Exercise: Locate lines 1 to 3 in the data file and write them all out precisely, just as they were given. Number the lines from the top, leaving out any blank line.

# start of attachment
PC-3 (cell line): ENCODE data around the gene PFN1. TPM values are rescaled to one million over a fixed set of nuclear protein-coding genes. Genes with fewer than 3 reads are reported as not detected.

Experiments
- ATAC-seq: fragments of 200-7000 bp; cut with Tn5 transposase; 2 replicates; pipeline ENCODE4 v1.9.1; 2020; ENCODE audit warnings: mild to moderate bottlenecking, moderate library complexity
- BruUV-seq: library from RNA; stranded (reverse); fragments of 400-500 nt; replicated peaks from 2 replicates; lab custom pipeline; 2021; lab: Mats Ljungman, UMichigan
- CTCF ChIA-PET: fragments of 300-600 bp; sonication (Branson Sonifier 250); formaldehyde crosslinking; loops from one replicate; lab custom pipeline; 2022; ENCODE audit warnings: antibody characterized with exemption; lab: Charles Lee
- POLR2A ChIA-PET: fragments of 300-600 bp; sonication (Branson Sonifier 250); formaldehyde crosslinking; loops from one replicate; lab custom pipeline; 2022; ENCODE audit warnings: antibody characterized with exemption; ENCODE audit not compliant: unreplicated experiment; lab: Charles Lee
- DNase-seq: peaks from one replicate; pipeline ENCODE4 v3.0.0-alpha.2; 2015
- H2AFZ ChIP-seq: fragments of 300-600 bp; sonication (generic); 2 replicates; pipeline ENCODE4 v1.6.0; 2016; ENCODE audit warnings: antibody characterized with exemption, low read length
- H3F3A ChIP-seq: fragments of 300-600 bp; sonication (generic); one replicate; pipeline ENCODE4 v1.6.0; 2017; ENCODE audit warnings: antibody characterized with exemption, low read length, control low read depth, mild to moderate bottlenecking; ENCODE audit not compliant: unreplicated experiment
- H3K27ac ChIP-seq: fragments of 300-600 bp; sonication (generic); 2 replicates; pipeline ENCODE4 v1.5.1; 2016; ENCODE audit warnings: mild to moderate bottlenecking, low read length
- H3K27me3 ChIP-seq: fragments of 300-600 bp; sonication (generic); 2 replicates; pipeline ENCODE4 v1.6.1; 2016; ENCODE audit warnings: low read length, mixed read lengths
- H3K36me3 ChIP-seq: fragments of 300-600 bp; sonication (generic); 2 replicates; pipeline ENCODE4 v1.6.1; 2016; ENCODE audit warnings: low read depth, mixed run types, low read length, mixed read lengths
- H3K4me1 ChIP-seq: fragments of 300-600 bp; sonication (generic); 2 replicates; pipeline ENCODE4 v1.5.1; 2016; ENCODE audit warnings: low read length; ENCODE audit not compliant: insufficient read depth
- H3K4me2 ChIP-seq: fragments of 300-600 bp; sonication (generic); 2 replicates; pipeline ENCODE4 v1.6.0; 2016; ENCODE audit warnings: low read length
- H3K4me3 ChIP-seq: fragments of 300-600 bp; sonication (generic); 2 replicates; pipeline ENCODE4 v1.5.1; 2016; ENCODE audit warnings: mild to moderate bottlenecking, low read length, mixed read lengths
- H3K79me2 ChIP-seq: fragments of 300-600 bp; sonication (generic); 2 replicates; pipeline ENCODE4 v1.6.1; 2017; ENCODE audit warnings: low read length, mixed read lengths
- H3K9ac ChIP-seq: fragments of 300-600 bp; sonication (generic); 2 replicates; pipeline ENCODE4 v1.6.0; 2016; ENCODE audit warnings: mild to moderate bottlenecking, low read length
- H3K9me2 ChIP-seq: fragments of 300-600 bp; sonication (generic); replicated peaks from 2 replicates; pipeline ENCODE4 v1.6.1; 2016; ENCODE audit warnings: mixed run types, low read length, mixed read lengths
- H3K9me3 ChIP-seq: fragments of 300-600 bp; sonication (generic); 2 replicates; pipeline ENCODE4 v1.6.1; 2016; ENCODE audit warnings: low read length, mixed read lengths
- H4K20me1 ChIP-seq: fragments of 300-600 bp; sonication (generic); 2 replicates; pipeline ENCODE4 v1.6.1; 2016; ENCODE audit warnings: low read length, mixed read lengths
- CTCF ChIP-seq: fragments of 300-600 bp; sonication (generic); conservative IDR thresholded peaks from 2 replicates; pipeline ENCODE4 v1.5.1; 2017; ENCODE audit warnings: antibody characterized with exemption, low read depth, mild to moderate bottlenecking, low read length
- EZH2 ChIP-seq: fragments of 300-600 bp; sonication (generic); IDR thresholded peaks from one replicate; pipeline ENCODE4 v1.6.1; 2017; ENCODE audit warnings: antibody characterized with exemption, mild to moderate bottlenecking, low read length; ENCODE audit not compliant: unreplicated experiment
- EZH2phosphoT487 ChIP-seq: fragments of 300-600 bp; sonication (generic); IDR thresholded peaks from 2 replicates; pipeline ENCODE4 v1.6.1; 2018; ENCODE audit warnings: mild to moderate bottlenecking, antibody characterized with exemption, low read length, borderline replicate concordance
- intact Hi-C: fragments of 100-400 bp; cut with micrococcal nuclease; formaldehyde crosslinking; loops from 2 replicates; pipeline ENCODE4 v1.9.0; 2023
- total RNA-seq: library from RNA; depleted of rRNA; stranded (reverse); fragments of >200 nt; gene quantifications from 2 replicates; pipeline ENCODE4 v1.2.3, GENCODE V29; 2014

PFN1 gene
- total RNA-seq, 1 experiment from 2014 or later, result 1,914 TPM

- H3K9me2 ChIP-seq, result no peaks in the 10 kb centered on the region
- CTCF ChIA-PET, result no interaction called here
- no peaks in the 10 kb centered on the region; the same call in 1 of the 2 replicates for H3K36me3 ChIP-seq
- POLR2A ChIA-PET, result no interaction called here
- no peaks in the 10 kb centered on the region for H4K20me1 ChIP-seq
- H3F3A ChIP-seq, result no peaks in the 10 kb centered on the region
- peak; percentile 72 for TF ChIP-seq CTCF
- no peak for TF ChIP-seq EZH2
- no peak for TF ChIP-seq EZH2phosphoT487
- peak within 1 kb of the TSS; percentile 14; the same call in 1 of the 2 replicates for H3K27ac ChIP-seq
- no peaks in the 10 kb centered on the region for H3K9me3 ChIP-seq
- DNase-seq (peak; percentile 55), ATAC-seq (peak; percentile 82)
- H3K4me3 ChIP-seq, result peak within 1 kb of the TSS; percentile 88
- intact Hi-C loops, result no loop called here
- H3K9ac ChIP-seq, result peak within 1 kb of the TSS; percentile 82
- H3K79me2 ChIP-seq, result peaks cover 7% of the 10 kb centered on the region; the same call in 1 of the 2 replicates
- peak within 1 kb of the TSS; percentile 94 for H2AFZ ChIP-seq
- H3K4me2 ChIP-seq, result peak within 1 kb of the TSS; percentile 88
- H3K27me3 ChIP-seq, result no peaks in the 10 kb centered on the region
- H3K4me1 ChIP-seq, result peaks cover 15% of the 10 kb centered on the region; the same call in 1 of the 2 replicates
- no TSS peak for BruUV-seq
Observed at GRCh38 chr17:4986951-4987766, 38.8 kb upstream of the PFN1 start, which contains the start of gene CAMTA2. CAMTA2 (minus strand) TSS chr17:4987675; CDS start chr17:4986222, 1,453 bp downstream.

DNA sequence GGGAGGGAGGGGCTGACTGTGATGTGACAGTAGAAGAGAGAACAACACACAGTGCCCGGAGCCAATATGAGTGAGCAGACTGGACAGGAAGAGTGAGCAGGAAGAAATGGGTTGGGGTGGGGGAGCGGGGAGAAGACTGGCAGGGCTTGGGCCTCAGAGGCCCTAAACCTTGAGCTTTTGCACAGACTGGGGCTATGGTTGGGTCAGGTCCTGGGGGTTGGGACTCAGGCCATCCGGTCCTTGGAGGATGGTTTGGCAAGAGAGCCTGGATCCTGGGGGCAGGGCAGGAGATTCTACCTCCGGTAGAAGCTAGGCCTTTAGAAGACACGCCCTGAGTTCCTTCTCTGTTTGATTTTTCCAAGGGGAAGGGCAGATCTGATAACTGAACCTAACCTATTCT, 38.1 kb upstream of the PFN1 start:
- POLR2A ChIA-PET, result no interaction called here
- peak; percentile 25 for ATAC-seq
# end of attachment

PC-3 (cell line): ENCODE data around the gene PFN1. TPM values are rescaled to one million over a fixed set of nuclear protein-coding genes. Genes with fewer than 3 reads are reported as not detected.

Experiments
- ATAC-seq: fragments of 200-7000 bp; cut with Tn5 transposase; 2 replicates; pipeline ENCODE4 v1.9.1; 2020; ENCODE audit warnings: mild to moderate bottlenecking, moderate library complexity